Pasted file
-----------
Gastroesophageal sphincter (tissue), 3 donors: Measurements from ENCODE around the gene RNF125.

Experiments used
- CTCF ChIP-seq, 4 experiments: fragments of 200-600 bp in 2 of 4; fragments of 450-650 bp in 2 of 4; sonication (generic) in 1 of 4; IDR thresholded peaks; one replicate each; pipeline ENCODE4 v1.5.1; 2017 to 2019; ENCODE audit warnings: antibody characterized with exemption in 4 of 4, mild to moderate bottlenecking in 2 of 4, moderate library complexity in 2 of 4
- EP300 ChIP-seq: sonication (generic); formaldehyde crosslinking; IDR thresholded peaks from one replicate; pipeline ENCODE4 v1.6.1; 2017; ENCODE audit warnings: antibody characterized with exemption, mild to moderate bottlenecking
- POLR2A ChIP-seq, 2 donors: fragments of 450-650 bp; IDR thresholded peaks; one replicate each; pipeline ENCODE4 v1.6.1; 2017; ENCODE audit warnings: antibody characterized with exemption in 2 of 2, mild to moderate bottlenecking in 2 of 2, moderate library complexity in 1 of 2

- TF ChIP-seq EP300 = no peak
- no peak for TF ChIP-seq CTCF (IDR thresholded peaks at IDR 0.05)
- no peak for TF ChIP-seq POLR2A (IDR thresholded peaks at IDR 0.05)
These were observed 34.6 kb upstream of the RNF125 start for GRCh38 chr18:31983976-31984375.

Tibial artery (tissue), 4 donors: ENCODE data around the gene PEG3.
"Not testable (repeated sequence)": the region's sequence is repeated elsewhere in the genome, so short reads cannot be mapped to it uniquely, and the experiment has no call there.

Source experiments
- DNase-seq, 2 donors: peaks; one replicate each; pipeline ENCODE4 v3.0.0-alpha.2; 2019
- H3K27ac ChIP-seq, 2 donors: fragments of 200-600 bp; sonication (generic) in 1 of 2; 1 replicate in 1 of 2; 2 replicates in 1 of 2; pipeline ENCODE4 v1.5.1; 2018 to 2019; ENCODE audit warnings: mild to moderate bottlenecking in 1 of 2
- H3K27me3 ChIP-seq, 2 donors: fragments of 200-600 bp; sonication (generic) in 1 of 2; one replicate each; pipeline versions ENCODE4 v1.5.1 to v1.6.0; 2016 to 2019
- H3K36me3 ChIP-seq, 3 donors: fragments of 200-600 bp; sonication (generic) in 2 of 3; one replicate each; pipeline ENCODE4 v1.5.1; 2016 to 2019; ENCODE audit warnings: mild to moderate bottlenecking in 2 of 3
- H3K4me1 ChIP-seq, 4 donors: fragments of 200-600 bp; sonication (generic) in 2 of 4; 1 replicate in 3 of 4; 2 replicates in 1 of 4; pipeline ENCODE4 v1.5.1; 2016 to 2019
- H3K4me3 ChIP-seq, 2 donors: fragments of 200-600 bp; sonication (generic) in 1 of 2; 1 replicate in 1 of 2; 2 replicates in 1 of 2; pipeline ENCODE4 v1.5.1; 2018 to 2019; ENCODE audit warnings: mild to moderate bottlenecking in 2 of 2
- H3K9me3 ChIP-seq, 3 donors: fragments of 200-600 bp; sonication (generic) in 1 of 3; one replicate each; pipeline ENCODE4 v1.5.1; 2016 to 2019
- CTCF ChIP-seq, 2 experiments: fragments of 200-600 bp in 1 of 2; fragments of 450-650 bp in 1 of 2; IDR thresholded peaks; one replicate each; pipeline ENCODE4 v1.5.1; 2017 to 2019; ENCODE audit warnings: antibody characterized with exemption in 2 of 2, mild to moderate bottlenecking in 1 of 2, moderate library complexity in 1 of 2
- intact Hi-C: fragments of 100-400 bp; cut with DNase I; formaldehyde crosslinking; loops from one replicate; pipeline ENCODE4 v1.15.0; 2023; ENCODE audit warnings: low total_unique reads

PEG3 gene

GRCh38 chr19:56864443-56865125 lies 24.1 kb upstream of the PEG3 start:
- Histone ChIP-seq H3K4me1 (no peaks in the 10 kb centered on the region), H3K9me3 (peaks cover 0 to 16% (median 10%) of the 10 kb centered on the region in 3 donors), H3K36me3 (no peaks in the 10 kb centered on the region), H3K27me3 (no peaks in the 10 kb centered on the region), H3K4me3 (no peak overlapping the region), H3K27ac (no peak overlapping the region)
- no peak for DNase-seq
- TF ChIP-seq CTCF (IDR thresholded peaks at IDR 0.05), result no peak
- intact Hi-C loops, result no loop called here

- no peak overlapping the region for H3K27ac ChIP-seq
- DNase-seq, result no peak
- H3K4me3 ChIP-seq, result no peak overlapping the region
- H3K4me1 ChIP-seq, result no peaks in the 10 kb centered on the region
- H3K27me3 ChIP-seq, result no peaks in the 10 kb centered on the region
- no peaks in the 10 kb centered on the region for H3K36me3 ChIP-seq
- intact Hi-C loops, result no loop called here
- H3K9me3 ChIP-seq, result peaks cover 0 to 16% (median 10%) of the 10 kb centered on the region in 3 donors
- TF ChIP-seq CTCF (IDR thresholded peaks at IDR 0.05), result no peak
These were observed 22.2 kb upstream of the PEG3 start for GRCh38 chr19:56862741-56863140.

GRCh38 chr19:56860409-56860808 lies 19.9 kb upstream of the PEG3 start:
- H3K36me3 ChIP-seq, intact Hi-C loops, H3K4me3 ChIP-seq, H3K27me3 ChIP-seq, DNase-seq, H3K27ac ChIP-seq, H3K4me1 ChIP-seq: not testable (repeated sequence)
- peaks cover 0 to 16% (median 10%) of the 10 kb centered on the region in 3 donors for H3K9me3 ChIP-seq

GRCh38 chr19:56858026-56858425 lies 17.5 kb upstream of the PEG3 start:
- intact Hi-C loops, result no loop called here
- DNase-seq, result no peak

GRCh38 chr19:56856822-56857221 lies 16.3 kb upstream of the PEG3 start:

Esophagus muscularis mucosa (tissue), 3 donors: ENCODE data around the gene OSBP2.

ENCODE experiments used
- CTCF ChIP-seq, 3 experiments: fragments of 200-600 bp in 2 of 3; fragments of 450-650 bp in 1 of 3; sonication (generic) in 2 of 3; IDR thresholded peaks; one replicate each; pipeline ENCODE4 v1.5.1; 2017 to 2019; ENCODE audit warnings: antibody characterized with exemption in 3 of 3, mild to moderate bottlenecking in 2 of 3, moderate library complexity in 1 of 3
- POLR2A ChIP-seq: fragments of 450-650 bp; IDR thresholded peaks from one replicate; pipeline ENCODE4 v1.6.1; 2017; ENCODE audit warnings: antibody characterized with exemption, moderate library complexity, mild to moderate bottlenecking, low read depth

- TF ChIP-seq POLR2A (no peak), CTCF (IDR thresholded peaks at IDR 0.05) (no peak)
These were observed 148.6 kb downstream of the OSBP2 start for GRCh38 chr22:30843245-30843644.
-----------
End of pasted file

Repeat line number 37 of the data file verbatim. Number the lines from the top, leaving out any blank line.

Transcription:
These were observed 22.2 kb upstream of the PEG3 start for GRCh38 chr19:56862741-56863140.